As a stylistic choice, muted tones and limited color palettes make sense. It fits the mold. Even movies are doing that now. You might even think it would just be weird to see unexpected splashes of color when you're running in terror from horrendous creatures, or mowing down hordes of alien invaders in a last-ditch effort to save the planet. Surely that setting calls for a dark and grim world, right?
Not so much. Even M-rated survival horror games can be colorful without losing fear or tension. Take The Last of Us, for example. This game's ruined post-apocalyptic Earth is crawling with disgusting mutants singularly driven to put a grisly end to the player's life. It's a tense experience, filled with elements of stealth, shooting, and face-to-face melee brutality. It is, by all accounts, one of the finest survival horror games ever made. And the world? It's downright gorgeous. In the absence of a bustling human population, nature has reclaimed the land, and trees and vines that have cut through buildings and infrastructure burst with vibrant reds and greens.
Another example is the vivid fantasy universe in one of this author's favorite game series, Ratchet & Clank. It's a third-person action extravaganza where players fight off the likes of alien armies and murderous robots, and it's about as colorful as any game can be. Sure, it doesn't share the mature tone shared by just about every other game mentioned here, but it's no less exciting for it, nor has it suffered any less praise because of it. It's an excellent series known for pushing the limits of the hardware it runs on, and part of its breathtaking charm comes down to the bright and and luxurious feel of its many worlds.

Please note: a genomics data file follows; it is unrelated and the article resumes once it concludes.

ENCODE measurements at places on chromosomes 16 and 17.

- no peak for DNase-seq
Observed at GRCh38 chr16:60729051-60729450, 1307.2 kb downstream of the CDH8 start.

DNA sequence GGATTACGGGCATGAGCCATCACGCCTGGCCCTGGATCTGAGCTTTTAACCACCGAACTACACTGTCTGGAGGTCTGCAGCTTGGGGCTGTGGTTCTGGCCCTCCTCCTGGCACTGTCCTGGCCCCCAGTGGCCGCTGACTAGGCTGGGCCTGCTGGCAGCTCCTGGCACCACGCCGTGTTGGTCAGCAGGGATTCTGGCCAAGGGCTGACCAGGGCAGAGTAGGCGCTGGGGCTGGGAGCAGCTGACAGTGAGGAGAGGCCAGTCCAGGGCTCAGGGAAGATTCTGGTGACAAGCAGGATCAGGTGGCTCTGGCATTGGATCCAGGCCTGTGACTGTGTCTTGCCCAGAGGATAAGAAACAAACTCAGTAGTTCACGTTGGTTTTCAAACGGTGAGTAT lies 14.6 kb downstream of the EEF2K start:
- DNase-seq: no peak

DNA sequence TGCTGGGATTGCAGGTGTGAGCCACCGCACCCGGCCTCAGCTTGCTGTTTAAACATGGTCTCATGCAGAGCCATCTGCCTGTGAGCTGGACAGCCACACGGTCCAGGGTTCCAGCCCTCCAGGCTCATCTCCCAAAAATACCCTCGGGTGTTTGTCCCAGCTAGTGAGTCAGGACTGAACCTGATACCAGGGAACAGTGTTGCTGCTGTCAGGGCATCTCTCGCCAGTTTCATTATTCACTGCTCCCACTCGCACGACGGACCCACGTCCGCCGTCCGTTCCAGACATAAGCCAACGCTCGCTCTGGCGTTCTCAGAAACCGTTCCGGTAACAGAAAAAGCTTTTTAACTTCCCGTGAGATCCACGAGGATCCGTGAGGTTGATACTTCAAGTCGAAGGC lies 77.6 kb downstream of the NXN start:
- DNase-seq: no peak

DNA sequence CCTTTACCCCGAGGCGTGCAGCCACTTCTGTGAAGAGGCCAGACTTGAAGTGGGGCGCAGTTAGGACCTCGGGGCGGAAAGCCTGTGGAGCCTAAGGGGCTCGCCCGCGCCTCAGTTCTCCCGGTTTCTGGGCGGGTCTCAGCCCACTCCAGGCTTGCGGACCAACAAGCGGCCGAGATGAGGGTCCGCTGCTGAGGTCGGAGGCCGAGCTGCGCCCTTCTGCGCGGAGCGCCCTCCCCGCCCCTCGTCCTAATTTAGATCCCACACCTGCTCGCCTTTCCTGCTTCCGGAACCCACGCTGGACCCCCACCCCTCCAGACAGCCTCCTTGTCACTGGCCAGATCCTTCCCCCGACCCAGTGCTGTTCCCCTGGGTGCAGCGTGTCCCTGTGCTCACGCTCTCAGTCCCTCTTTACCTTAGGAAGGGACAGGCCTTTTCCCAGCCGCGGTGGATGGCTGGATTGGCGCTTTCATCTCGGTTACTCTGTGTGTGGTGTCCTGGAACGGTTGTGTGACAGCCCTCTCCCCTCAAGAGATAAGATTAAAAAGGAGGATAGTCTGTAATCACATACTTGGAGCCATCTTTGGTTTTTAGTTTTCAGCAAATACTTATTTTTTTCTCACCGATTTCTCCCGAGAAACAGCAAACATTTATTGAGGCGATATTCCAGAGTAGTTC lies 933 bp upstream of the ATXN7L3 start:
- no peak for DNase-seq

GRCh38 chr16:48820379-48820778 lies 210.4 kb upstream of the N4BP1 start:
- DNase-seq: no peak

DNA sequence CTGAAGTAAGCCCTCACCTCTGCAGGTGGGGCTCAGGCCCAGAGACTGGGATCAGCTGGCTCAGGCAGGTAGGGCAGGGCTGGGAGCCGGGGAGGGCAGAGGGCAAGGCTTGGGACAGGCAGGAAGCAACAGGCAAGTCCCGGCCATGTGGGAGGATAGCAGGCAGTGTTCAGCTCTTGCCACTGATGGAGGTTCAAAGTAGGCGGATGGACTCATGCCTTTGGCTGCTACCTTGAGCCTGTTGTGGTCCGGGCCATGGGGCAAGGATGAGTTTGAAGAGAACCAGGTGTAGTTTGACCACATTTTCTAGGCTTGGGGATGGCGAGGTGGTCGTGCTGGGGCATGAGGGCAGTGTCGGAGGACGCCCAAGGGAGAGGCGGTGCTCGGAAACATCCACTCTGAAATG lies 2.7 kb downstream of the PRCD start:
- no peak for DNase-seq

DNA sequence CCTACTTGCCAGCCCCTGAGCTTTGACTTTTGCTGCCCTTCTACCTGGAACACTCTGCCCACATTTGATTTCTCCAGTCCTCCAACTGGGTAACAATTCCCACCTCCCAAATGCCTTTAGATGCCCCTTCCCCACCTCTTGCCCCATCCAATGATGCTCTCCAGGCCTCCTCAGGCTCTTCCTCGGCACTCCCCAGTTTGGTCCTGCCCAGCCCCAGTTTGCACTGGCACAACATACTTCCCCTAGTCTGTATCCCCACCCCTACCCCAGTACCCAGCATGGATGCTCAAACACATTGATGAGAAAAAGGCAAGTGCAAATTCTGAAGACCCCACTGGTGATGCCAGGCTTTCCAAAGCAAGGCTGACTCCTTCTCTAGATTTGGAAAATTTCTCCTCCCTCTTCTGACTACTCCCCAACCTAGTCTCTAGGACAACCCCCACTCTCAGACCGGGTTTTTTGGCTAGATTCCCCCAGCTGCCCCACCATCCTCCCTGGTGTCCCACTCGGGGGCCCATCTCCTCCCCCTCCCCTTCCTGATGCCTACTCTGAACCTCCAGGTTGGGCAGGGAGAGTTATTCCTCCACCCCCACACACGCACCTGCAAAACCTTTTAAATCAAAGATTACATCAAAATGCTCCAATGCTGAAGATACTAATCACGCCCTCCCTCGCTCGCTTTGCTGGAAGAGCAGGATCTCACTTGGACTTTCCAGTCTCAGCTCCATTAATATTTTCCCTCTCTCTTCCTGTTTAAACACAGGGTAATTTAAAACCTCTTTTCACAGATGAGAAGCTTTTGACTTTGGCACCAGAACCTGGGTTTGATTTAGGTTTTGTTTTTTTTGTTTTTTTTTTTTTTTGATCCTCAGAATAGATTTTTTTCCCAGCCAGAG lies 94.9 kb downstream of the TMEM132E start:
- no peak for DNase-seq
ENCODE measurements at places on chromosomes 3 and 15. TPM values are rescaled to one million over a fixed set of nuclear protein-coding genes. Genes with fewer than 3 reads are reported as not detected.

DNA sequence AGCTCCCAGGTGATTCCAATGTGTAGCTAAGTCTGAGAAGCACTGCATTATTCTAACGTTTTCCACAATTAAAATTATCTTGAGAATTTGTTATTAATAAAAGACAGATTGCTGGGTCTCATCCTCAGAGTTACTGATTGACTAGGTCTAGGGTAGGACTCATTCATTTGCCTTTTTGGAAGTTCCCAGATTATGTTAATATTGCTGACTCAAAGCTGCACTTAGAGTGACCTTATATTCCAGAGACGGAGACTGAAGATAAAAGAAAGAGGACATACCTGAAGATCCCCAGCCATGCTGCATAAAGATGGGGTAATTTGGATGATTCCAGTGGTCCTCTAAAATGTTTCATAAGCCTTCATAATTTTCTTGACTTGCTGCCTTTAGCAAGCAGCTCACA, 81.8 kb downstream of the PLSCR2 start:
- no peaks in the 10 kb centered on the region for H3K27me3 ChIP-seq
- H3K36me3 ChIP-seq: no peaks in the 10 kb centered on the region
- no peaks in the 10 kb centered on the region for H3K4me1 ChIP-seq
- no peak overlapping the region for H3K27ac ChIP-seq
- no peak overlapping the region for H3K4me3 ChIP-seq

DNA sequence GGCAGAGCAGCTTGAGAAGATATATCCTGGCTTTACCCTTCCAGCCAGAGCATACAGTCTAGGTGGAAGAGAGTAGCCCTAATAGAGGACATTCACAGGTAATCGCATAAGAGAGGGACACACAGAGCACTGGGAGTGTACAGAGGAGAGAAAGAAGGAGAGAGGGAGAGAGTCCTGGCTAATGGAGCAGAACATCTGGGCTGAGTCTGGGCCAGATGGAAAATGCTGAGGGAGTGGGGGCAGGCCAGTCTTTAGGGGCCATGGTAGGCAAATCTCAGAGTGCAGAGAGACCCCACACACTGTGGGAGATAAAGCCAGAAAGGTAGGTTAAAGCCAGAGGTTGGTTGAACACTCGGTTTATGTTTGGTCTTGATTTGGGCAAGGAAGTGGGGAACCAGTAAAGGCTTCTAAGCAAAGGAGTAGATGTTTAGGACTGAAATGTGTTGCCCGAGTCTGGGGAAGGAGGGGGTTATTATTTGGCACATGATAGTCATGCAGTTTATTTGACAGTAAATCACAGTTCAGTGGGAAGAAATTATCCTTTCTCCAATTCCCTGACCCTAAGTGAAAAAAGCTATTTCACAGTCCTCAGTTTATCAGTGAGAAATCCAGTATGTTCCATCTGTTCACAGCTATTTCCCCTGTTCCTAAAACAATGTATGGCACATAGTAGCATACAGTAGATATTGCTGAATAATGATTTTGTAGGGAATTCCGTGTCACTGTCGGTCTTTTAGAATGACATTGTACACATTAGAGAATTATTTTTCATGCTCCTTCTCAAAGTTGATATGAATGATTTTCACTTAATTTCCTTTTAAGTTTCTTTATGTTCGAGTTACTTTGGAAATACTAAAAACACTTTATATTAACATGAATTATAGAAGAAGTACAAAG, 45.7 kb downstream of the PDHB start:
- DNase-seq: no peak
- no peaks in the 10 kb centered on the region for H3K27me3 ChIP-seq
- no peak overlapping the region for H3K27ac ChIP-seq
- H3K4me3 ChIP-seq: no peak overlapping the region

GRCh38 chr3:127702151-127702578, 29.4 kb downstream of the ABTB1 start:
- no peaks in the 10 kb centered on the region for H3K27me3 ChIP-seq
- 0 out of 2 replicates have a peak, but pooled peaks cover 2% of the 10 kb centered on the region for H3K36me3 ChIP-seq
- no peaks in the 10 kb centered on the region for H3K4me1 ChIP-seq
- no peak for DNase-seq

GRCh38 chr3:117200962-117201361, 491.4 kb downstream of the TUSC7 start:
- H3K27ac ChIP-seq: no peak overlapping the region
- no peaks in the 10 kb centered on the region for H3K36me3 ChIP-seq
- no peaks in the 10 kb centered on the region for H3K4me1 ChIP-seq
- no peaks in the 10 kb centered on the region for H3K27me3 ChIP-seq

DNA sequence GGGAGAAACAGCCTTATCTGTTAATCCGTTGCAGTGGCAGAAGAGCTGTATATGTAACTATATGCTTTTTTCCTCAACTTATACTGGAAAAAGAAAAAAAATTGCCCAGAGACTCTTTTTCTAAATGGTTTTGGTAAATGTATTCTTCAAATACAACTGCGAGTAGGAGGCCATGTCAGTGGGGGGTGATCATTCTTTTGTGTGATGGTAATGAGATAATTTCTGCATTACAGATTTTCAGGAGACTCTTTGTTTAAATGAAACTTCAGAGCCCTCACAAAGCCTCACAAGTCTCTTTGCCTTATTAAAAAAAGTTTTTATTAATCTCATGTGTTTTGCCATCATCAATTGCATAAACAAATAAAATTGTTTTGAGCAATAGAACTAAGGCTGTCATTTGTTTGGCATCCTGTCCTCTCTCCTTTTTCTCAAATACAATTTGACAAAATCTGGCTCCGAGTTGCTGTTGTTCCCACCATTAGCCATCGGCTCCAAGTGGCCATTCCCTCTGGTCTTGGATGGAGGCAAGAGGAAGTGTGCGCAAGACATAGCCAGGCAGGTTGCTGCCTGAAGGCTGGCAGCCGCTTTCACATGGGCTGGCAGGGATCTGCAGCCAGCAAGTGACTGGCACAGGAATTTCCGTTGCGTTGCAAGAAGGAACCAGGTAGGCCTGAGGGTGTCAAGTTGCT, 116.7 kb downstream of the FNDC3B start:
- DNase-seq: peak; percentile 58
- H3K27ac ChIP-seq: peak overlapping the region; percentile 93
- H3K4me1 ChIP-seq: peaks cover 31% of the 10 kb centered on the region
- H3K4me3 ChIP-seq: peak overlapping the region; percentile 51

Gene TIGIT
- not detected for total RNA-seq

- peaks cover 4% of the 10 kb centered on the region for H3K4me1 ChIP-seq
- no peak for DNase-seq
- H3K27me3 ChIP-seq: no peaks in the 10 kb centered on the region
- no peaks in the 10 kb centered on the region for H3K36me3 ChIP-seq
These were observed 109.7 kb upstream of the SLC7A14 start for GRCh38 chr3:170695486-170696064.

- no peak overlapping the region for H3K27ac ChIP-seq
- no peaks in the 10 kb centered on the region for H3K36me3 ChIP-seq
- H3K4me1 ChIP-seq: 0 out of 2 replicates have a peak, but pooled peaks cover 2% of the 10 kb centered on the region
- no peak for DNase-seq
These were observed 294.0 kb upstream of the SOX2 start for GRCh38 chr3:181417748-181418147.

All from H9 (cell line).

I'm not of the opinion that realism in video games is directly tied to monochromatic environments. If anything, a representation of the natural world should feel exactly that – natural. Our world is lush and filled with all the colors that humans can perceive. And if games are dealing in worlds that are not based here on Earth (or a place much like it), regardless of whether or not it is futuristic or alien in origin, those worlds should reflect the sense of wonder inherent to those themes. Sure, a Blade Runner-esque look in a game can be fun and appropriate, but after years of gray- and brown-dominated landscapes, surely someone has to say enough is enough.
Though it may certainly seem this way, this isn't an argument against themes that favor a monochromatic visual style. A game about fighting Nazis in an alternate-past castle isn't going to have the particular palette featured by something like Katamari Damacy. And that's just fine. Rather, this is an argument for games to do what they're uniquely suited to do, and that is to provide an experience that pushes the boundaries of a player's imagination.
We have the choice to be dropped into any environment we like, to engage in a vicarious experience outside the realm of our realities. Why anyone would prefer to place themselves into a barren sepia-toned wasteland is beyond me, and the idea that people might pay hundreds or even thousands of dollars for the privilege is downright bewildering. The high-fidelity, high-definition technological landscape we live alongside is a fount of possibility, and I for one want to see the resulting software pushed to its psychedelic, technicolor limits.